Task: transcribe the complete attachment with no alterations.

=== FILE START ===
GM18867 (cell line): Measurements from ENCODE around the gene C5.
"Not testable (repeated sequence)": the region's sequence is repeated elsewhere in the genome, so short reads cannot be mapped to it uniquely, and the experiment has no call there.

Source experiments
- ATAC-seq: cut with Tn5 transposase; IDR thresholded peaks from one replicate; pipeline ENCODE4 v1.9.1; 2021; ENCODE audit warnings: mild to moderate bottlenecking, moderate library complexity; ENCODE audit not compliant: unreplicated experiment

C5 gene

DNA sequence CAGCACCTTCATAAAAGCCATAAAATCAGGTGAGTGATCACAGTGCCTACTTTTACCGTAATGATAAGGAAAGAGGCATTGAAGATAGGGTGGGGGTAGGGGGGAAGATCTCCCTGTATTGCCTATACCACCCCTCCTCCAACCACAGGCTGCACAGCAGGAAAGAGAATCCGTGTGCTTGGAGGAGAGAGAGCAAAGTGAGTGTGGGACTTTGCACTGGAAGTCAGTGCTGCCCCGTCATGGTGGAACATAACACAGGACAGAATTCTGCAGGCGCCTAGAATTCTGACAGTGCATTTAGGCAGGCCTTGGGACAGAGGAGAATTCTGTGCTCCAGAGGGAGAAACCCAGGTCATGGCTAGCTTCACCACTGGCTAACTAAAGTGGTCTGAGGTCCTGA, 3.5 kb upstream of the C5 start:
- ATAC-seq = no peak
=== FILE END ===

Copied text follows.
GM18867 (cell line): Measurements from ENCODE around the gene C5.
"Not testable (repeated sequence)": the region's sequence is repeated elsewhere in the genome, so short reads cannot be mapped to it uniquely, and the experiment has no call there.

Source experiments
- ATAC-seq: cut with Tn5 transposase; IDR thresholded peaks from one replicate; pipeline ENCODE4 v1.9.1; 2021; ENCODE audit warnings: mild to moderate bottlenecking, moderate library complexity; ENCODE audit not compliant: unreplicated experiment

C5 gene

DNA sequence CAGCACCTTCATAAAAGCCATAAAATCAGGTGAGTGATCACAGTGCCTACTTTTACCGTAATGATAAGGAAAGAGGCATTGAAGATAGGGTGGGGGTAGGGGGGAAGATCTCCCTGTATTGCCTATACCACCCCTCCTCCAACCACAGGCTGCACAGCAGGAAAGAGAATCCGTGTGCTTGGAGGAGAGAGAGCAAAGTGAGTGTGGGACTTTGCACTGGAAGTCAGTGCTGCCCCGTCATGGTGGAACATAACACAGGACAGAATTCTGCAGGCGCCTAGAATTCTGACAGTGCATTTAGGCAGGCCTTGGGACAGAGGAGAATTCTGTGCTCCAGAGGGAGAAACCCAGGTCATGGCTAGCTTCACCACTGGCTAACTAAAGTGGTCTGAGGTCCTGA, 3.5 kb upstream of the C5 start:
- ATAC-seq = no peak